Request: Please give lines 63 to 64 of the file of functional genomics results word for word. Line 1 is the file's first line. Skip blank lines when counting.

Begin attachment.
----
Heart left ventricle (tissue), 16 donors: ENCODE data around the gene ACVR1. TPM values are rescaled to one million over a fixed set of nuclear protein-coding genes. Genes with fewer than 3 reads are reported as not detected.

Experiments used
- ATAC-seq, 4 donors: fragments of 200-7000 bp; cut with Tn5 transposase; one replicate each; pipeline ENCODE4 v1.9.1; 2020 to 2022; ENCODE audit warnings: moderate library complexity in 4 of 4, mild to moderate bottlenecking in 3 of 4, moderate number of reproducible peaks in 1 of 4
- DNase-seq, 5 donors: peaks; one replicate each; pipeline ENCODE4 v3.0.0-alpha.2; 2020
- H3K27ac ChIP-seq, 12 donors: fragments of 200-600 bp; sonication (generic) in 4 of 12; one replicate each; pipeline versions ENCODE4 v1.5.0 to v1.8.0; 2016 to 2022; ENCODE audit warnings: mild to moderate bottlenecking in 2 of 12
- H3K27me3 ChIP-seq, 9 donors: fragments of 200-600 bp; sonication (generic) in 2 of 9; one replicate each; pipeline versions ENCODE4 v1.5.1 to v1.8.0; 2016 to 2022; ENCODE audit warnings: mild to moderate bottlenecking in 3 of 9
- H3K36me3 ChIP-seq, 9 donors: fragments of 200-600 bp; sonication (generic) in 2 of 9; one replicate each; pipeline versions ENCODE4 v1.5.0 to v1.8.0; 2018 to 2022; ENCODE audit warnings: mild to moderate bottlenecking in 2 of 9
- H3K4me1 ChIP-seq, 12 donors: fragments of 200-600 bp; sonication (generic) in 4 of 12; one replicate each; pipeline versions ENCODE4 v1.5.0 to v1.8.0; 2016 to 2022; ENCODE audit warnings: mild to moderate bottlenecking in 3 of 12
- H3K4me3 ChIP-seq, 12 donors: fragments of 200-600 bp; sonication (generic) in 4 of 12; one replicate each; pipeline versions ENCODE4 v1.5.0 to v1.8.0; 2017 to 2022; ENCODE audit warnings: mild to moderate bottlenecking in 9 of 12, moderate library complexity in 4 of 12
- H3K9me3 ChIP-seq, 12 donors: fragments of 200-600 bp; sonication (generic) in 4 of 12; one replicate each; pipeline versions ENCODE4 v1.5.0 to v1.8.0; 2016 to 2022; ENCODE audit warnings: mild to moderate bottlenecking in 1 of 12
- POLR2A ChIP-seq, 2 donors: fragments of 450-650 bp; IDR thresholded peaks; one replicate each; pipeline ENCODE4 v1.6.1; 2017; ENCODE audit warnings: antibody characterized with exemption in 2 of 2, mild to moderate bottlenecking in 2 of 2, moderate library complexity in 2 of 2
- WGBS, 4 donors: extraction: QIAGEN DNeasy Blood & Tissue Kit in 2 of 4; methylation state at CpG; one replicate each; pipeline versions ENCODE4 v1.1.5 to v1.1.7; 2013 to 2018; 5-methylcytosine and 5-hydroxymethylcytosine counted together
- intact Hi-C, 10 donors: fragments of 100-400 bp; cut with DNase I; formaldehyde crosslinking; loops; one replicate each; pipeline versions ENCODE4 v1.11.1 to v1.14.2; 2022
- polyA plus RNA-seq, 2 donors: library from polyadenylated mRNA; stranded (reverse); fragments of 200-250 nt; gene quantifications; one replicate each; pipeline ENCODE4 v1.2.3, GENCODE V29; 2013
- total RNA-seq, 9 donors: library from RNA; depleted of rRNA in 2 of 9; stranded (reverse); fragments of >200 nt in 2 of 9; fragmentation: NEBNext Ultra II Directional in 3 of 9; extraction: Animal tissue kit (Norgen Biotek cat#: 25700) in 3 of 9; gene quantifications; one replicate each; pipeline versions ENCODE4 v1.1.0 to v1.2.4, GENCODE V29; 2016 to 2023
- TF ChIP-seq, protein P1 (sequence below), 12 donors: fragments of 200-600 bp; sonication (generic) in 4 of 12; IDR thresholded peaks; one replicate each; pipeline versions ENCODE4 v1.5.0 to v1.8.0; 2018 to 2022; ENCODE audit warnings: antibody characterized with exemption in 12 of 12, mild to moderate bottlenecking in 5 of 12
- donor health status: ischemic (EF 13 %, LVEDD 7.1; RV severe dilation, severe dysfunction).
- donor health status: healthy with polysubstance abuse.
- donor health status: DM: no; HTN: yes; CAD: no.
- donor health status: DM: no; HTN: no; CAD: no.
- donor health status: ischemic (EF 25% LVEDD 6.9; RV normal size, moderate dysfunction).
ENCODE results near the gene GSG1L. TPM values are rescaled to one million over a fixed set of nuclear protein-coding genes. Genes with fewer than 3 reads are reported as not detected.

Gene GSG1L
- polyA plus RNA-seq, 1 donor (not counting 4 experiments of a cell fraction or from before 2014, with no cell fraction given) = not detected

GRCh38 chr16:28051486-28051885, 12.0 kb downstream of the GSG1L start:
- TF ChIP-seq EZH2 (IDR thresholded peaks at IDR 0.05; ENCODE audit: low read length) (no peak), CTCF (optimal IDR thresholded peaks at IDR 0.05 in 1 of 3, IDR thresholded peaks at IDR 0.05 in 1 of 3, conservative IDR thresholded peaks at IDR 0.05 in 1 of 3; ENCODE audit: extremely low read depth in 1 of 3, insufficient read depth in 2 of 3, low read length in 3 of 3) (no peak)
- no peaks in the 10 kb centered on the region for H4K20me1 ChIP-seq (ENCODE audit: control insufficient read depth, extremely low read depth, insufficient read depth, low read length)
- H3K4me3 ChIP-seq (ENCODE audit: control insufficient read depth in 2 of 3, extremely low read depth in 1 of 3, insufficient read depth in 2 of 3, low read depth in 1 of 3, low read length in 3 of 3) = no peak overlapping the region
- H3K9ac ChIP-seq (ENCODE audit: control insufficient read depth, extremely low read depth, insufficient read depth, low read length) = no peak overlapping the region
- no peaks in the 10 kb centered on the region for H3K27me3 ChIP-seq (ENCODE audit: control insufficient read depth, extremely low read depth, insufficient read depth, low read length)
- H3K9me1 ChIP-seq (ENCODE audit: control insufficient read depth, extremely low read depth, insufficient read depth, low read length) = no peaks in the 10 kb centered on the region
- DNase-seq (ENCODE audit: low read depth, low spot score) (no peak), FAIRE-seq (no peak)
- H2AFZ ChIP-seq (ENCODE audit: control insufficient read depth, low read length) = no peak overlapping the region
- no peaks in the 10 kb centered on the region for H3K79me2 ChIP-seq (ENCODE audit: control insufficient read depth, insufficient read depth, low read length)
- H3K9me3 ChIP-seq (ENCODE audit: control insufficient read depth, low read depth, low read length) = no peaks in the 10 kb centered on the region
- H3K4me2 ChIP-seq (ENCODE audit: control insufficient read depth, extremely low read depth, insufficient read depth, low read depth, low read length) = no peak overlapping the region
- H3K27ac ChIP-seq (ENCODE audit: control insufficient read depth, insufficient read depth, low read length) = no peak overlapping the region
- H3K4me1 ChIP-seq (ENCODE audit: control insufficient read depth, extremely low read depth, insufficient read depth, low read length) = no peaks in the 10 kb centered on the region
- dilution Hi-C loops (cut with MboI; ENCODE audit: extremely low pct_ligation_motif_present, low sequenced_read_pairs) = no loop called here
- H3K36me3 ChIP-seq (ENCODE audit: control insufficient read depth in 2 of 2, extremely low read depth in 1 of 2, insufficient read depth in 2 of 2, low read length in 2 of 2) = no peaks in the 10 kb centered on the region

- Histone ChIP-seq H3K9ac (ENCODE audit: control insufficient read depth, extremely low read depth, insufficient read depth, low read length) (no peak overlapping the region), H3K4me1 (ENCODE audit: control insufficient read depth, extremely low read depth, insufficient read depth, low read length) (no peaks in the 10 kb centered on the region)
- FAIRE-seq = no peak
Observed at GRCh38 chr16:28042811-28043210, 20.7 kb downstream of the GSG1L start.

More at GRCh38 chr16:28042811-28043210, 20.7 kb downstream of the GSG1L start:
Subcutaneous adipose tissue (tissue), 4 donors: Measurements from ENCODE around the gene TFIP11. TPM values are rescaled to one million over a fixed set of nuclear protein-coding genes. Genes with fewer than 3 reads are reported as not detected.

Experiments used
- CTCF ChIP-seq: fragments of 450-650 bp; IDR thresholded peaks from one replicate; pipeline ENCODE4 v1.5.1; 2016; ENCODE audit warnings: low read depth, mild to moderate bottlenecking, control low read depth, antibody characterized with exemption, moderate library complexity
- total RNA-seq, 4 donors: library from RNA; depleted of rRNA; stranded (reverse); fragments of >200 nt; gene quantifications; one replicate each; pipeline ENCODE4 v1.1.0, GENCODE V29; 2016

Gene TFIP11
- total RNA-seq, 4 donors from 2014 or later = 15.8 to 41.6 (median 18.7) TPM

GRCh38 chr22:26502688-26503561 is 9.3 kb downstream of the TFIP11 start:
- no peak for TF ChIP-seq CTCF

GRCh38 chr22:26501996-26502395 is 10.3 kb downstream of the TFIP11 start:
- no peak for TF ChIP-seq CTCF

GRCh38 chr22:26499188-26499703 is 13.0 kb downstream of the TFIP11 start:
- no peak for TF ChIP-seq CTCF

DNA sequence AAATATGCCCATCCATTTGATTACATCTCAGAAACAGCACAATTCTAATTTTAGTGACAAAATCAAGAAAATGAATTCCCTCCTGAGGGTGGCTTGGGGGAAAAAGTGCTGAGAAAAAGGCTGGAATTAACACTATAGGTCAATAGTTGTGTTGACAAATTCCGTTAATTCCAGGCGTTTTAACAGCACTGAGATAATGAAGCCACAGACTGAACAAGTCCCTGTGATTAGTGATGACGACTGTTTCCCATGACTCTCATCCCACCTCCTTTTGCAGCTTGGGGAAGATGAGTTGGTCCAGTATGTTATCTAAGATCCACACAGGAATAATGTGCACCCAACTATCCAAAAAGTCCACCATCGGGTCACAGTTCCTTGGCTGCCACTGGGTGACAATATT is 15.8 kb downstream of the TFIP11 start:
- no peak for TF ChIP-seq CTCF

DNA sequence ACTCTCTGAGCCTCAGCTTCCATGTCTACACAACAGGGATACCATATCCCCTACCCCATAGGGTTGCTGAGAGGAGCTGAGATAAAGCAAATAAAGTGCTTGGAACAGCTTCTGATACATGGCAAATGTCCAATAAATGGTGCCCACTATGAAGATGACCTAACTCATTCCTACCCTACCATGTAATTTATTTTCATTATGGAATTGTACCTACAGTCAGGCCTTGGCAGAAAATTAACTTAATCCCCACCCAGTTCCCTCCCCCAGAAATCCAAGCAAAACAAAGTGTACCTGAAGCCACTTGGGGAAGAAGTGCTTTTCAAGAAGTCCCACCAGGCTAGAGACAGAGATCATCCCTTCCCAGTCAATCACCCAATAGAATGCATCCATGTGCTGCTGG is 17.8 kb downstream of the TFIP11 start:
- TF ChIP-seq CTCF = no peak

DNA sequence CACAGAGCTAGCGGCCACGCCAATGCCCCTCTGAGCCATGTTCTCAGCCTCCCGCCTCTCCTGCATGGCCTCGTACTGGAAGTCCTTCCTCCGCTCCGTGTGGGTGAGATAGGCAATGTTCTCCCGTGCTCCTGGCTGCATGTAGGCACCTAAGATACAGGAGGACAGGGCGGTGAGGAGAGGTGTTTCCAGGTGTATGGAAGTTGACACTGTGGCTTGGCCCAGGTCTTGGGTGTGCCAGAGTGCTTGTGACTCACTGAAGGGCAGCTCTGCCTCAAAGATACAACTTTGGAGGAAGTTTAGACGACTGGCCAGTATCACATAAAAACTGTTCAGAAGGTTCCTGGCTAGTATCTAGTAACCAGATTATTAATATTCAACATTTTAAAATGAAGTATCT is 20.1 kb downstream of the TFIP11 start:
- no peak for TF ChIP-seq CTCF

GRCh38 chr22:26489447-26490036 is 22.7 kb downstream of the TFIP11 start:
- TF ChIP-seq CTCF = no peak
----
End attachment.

GRCh38 chr22:26489447-26490036 is 22.7 kb downstream of the TFIP11 start:
- TF ChIP-seq CTCF = no peak